Guide to the Putting Stroke
Chapter Five: The Shoulder Socket Putting Stroke
One can raise a particular shoulder socket by contracting muscles that attach to the bone structure and the neck and skull. This pulls the bone structure and shoulder socket toward the neck. Muscles attached to the bone structure and the ribs can contract to pull the bone structure down.
One can also move the bone structure forward and backward. The forward movement comes by contracting muscles attached to the bone structure and the front ribs. The backward movement comes by contracting the muscles attached to the bone structure and the spine.
The coordinated movement of the shoulder sockets by themselves can create a putting stroke. For example, if one shoulder socket moves forward and the other backward, the resulting movement by itself would create a partial rotation around the spinal column. If the player stood erect, this rotation would be horizontal to the ground.
If one socket moved up and the other down, the resulting movement by itself would create a partial rotation centred approximately around the mid-point between the shoulder sockets. If the player stood erect, this rotation would be relatively vertical to the ground.
A reasonable application of the shoulder socket putting stroke would see the player leaning forward, and then applying a combination of moving the lead shoulder socket to the front and down and the trailing socket back and up on the back stroke, and reversing the motion on the forward stroke, with the lead shoulder socket moving to the back and up on and the trailing shoulder socket moving to the front and down. The amount of movement of each socket would be the amount necessary to achieve a rotation vertical to the ground. All other parts of the body would not move.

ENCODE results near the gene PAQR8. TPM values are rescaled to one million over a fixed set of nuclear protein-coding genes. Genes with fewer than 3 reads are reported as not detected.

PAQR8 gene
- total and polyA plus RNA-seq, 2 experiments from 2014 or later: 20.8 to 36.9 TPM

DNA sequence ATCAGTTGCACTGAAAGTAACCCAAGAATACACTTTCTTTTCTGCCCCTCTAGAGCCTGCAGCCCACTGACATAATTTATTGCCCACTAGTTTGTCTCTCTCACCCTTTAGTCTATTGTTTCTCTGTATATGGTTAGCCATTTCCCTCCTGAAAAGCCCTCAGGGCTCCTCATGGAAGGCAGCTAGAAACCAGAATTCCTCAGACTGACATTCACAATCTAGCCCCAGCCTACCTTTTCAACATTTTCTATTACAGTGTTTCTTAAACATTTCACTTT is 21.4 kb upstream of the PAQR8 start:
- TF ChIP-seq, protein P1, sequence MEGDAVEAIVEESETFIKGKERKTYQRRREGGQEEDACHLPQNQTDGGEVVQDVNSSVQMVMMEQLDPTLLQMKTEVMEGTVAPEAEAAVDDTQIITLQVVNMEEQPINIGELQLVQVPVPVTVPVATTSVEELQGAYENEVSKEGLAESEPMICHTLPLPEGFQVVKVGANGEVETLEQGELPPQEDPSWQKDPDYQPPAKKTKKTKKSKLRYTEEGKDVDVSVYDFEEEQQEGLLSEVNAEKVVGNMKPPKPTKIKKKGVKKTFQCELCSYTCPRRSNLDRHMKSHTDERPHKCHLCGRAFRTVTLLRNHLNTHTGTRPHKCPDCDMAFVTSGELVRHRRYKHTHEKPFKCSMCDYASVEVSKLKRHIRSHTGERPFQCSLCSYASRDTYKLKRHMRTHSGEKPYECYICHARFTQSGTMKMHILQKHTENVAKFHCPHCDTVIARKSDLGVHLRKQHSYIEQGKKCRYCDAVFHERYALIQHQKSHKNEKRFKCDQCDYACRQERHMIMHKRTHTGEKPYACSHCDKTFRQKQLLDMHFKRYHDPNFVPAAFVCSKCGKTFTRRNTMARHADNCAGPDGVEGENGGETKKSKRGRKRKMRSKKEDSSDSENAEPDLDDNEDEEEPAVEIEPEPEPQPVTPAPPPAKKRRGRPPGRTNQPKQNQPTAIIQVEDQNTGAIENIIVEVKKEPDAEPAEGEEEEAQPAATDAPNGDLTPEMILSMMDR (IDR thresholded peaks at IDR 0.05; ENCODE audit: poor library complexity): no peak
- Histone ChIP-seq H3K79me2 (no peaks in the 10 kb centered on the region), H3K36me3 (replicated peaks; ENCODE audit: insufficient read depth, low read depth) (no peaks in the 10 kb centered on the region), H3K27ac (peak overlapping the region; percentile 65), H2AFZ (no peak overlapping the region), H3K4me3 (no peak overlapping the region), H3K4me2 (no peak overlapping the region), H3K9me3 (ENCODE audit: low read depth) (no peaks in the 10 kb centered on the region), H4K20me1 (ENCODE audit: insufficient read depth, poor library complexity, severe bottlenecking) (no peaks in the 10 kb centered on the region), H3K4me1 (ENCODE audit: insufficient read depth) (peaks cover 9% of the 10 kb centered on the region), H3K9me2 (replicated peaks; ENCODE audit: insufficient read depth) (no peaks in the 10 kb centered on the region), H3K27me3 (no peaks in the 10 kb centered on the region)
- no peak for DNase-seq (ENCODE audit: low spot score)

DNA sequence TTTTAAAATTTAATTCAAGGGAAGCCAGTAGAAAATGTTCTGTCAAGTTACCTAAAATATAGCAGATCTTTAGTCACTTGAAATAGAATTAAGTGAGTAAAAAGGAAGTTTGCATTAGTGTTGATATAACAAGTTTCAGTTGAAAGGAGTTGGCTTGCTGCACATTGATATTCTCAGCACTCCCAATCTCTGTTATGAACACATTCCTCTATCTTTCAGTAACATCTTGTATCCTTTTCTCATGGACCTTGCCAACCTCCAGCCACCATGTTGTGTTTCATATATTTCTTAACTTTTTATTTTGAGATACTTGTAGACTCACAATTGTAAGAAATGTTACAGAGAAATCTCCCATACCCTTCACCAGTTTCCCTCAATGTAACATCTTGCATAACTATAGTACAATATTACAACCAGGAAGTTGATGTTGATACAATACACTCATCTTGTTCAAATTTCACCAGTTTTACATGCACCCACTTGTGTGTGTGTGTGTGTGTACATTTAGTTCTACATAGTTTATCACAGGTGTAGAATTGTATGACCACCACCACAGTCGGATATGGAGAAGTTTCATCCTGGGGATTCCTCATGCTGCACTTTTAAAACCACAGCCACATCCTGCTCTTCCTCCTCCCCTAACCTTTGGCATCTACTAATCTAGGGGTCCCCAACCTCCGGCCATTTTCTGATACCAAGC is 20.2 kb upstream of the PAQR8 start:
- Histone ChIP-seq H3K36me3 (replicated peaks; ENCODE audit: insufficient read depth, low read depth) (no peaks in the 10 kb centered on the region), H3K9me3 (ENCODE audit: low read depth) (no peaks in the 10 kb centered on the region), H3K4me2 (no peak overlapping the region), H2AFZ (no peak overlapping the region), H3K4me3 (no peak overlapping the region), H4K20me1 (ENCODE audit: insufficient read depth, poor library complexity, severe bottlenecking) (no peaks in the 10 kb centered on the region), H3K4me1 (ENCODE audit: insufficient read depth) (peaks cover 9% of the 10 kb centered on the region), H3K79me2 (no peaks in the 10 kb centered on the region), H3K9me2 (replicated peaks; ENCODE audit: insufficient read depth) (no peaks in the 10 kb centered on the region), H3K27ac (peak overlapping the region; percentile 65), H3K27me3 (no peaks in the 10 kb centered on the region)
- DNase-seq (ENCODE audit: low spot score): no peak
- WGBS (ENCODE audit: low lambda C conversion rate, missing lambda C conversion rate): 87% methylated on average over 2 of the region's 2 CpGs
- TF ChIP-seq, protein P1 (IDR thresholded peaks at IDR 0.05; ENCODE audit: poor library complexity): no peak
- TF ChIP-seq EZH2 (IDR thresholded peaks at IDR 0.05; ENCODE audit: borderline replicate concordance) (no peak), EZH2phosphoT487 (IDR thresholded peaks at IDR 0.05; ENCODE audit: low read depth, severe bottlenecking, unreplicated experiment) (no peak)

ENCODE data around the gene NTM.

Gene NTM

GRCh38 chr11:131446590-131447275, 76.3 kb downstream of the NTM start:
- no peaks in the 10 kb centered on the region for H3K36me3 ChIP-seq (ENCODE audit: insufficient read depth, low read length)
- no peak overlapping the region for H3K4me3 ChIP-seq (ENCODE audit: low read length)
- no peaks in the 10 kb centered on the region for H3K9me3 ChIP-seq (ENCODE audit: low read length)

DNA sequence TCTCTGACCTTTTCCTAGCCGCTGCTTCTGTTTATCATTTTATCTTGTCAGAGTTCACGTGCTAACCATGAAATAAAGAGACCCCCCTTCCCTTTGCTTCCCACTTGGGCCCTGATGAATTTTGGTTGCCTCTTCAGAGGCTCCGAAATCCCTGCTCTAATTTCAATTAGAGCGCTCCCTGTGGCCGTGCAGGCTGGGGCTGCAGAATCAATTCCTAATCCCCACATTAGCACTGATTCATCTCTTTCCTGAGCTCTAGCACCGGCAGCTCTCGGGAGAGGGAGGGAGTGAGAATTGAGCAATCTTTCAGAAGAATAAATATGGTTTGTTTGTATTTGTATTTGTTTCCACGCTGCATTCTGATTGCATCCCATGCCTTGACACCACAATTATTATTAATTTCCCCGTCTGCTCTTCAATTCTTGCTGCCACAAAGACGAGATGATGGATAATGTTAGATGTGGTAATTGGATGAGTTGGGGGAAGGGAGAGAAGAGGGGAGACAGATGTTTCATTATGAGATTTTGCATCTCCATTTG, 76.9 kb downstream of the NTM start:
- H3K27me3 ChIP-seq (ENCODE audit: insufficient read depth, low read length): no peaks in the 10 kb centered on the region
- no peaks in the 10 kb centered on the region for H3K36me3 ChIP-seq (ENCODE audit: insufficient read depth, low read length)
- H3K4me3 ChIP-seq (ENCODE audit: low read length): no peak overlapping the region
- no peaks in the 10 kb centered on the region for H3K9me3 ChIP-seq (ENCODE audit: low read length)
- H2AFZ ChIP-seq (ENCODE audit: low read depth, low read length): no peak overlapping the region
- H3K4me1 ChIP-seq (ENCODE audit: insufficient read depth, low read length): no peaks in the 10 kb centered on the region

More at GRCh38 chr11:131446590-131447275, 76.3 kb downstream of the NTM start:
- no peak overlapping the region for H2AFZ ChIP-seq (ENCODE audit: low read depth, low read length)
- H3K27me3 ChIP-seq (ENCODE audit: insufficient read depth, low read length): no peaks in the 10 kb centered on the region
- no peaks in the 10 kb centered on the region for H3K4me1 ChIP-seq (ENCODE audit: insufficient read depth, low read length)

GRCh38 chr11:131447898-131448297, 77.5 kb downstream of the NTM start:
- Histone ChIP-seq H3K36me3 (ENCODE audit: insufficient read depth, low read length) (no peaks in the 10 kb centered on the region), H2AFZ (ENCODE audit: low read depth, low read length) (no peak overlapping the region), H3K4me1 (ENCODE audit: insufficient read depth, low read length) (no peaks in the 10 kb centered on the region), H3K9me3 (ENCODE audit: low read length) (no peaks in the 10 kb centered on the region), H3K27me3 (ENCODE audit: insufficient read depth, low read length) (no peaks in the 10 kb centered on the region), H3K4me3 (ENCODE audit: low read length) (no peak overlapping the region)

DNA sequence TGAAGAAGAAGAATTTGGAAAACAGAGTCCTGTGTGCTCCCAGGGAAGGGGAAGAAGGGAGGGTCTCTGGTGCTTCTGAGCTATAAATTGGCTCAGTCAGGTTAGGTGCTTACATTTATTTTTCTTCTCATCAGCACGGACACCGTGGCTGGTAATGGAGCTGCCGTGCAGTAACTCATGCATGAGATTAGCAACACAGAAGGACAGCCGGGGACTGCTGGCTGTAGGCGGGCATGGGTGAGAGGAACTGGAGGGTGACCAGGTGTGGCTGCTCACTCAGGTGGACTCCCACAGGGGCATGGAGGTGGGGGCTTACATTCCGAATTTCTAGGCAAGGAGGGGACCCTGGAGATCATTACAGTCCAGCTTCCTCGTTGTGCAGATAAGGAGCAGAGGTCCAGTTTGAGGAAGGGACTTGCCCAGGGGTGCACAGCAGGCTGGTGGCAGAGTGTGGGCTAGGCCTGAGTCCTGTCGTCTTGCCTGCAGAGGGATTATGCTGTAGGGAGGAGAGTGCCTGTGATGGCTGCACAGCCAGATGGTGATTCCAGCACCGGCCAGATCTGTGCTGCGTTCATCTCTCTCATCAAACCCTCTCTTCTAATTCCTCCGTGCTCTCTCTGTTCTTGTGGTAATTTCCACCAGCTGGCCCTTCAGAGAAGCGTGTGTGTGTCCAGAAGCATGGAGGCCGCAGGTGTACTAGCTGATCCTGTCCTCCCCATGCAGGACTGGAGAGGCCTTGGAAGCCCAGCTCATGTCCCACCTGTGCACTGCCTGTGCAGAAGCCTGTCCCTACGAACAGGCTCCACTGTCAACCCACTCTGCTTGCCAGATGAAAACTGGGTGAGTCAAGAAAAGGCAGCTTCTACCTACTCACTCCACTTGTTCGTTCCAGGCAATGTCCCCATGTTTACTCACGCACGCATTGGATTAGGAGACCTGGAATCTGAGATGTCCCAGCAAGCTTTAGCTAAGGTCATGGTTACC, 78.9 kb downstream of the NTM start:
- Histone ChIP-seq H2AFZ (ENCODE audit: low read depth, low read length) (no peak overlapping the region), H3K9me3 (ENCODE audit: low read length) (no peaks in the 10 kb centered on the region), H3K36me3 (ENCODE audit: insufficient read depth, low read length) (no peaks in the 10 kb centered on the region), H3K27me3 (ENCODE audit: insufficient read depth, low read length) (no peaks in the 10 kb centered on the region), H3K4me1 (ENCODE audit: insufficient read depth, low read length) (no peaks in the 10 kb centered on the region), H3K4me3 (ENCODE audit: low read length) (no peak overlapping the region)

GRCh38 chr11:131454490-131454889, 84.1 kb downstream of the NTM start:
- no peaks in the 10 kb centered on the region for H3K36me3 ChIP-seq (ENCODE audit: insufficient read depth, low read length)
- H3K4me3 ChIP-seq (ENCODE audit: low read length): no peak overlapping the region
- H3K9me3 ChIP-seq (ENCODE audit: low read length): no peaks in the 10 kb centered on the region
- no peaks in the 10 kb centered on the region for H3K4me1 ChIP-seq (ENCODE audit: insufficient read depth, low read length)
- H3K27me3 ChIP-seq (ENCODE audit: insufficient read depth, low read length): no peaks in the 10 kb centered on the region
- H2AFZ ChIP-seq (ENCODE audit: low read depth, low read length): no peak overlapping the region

Muscle Joint Consistency
The Number of Muscle Groups Involved
In each shoulder, there are the socket up muscle groups, the socket down muscle groups, the socket back muscle groups, and the socket forward muscle groups. These muscle groups operate in both shoulders, giving us the involvement of eight muscle groups.
The Degree of Coordination between the Muscle Group Involved
One could argue that the four muscle groups in each shoulder function on a coordinated basis, because the bone structure is a common element for all groups. However, the left and right shoulder sockets have the potential to move independently of each other.
The Range of Movement Related to the Joints Involved
There are no inherent restrictions on the movement of the shoulder sockets. Each socket can go forward and backward, up and down, and points in between.
The Size of the Muscle Groups Involved
In body terms, the muscles groups are medium sized.
Momentum and the Mass Being Moved
In this stroke, the muscles are moving the shoulder sockets, arms and the putter.
Stillness of the eye sockets
Since only the shoulder sockets are moving, the eye sockets remain still. This is critical in this stroke, because the eyes are the mechanism coordinating the stroke and making sure that the stroke is on track.